While ceramics have traditionally been admired for their mechanical and thermal stability, their unique electrical, optical and magnetic properties have become of increasing importance in many key technologies including communications, energy conversion and storage, electronics and automation. Such materials are now classified under Electroceramics as distinguished from other functional ceramics such as advanced structural ceramics.
Historically, developments in the various subclasses of Electroceramics have paralleled the growth of new technologies. Examples include: Ferroelectrics – high dielectric capacitors, non-volatile memories; Ferrites-data and information storage; Solid Electrolytes – energy storage and conversion; Piezoelectrics – sonar; Semiconducting Oxides – environmental monitoring.
The performance of electroceramic materials and devices depends on the complex interplay between processing, chemistry, structure at many levels and device physics and so requires a truly interdisciplinary effort by individuals from many fields. Topical areas cover a wide spectrum with recent active areas including sensors and actuators, electronic packaging, photonics, solid state ionics, defect and grain boundary engineering, magnetic recording, nonvolatile ferroelectric memories, wide band gap semiconductors, high Tc superconductors, integrated dielectrics and nano-technology. Recent advances in these areas are described in the Journal of Electroceramics.
Examples of electroceramic materials and application
Piezoelectric, Pyroelectric, and Ferroelectric Materials
Piezoelectricity is defined as a change in electric polarization with a change in applied stress (direct piezoelectric effect). The converse piezoelectric effect is the change of strain or stress in a material due to an applied electric field. The microscopic origin of the piezoelectric effect is the displacement of ionic charges within a crystal structure. In the absence of external strain, the charge distribution within the crystal is symmetric and the net electric dipole moment is zero. However when an external stress is applied, the charges are displaced and the charge distribution is no longer symetric and a net polarization is created. A material can be only piezoelectric if the crystallographic unit cell has no center of inversion.
In some cases a crystal posses a unique polar axis even in the unstrained condition. This can result in a change of the electric charge due to a uniform change of temperature. This is called the pyroelectric effect.
Ferroelectric materials are a sub-class of pyroelectric materials in which the direction of the electric dipole can be reversed by applying an electric field.
Dielectric materials are insulators used for their exceptional dielectric properties. When a matirial is introduced between two plates of a capacitor, the total charge stored in the capacitor will change. The change depends on the ability of the material to polarize under an electric field. The dielctric constant, or permittivity, of a material determines the change in charge storage. For high capacity applications (‘high-K dielectrics), a high dielectric constant is needed. Since the dielectric constant depends on the polarization in the material, ferroelectric materials are usually the materials of choice.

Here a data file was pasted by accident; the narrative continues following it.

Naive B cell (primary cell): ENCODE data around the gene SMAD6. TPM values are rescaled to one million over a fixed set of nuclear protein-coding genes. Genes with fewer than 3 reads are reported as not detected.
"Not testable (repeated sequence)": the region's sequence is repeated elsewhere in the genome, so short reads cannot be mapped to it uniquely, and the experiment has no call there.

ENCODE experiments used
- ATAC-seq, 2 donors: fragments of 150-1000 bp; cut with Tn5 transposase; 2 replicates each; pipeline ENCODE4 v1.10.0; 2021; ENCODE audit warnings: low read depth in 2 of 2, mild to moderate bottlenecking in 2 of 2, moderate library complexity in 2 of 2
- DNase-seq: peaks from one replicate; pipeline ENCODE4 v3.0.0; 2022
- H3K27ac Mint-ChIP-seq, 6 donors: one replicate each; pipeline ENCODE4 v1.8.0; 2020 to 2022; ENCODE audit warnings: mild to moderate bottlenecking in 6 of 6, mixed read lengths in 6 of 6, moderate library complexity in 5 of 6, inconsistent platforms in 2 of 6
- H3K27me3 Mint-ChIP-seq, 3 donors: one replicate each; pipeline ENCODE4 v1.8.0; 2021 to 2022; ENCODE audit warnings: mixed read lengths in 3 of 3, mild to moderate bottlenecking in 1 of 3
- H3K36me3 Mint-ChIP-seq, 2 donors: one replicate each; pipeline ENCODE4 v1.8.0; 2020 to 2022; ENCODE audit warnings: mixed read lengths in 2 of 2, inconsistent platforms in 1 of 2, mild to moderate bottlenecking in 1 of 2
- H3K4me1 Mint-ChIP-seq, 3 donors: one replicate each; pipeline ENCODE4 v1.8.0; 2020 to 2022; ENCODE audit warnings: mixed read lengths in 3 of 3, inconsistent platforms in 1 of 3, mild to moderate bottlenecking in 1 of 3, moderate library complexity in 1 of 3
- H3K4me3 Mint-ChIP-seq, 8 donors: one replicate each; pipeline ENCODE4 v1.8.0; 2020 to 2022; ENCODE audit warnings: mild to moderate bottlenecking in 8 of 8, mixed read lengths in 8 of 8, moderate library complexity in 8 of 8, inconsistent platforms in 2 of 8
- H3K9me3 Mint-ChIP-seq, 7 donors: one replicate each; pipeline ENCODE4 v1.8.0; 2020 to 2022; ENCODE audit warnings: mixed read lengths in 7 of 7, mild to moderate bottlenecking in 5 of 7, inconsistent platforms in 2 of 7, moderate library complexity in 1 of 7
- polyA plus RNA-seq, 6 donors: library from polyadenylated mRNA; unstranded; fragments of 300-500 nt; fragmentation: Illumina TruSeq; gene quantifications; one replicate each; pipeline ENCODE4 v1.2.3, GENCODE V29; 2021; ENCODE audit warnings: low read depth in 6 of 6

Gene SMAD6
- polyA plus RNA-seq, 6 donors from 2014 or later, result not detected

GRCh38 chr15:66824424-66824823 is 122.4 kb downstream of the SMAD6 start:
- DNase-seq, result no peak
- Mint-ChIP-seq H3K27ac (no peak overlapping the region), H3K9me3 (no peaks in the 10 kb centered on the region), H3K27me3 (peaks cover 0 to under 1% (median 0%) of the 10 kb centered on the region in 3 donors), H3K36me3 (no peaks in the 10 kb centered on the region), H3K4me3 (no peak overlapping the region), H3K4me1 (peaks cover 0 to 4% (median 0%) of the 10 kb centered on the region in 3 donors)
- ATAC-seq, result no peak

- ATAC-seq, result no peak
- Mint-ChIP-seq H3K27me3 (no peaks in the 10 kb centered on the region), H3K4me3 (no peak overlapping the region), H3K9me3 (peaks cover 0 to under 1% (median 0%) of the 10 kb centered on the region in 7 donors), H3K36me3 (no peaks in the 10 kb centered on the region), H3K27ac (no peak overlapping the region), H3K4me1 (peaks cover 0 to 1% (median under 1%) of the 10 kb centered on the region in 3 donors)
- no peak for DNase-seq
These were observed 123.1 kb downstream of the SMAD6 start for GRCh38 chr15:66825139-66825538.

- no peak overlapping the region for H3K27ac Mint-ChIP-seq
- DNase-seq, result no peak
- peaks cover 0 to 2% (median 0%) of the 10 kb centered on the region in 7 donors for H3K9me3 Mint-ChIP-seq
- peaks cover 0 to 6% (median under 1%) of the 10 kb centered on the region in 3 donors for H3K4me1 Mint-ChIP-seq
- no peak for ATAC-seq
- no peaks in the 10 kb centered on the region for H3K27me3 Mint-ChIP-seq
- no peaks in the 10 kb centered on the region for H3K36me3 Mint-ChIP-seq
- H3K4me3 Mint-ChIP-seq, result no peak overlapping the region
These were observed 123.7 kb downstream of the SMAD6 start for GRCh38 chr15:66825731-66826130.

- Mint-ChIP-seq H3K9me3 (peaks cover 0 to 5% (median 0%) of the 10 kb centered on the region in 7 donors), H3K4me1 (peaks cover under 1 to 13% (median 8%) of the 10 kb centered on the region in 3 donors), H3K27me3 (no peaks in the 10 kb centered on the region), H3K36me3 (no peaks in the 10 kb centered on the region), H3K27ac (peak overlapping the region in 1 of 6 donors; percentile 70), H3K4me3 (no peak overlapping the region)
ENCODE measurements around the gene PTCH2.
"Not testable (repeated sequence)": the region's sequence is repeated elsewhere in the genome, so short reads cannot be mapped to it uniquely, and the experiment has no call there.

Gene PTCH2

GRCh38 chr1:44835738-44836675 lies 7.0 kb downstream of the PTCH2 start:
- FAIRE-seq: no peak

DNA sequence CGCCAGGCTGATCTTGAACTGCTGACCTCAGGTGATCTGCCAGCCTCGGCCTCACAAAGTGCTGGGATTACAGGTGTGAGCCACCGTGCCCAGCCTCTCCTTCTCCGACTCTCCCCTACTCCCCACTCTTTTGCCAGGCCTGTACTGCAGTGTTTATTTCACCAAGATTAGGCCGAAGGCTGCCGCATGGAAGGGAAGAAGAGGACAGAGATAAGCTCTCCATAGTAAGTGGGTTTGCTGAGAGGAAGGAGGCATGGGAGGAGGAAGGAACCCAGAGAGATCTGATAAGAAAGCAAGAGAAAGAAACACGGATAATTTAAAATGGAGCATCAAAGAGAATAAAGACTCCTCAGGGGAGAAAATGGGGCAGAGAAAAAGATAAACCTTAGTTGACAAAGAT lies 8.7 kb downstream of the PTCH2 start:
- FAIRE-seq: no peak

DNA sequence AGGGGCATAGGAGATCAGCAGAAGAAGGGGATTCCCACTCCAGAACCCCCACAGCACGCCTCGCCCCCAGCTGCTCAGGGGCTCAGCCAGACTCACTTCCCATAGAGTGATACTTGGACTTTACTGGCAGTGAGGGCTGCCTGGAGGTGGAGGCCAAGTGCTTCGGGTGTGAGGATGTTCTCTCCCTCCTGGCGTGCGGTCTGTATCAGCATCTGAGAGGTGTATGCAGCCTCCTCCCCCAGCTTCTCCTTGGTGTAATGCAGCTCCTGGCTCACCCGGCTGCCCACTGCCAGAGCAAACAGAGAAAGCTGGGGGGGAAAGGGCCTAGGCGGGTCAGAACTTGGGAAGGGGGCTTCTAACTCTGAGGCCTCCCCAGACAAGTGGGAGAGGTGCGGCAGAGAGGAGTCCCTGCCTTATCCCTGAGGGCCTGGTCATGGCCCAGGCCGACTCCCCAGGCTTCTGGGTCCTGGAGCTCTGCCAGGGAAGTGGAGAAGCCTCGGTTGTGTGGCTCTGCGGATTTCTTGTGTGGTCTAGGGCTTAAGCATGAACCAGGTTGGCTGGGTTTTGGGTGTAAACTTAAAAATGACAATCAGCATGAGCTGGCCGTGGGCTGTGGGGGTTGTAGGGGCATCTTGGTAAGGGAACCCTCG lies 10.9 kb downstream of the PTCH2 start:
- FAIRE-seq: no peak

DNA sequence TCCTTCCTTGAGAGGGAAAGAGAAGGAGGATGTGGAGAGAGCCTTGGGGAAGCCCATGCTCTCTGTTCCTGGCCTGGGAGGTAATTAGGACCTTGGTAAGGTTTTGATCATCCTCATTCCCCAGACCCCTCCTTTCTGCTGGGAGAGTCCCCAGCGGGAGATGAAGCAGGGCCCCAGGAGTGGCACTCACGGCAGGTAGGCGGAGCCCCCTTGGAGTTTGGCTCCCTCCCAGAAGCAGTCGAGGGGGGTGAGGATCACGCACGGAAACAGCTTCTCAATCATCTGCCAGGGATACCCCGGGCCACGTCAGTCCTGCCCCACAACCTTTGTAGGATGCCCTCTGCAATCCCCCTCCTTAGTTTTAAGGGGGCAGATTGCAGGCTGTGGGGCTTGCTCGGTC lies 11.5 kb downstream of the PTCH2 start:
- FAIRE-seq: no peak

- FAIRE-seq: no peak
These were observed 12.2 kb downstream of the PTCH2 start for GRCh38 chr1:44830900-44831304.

Electro-optic and Electro-chromic Materials
The electro-optic effect is the change in the refractive index as a function of an externally applied electric field. In anisotropic materials, the index of refraction depends on the direction of propagation and the direction of polarization of the light (optical birefingence). This means that the two components of light polarization can propagate at a different speed inside the material. This in turn causes a rotation of the overall polarization direction. Applying an electric field will change the index of refraction by a different amount for the two polarizations, causing further rotation of the polarization vector. By placing the electro-optic material between two polarizers one can control the amount of light passing through by changing the voltage.
Semiconductors, ionic conductors, and mixed electronic/ionic conductors (MIECs)
Most structural ceramics are known for their high resistance to charge transfer, and are therefore useful as electric insulators. Some electroceramics, however, are very useful for the exact oposite reason – they can accomodate charge transfer. Semiconducting ceramics, just like silicon and III-V materials, can be either p-type or n-type. Their electrical conductivity often depends on oxidation-reduction reactions with the surrounding enviroment; these materials are highly useful as chemoresitive gas sensors.
Ionic conduction is achieved by the movement of ions (atoms of positive or negative charge) through the solid. This transfer is usually done via point defects called vacancies in the crystal lattice. Such movement can require high energy, making ionic conduction very strongly dependent on temperature. Ionic conductors are useful in gas sensors, fuel cells, and batteries.
Materials that can accomodate electron conductivity as well as ionic conductivity are known as mixed conductors, and are particularly useful as solid oxide fuel cell (SOFC) electrodes.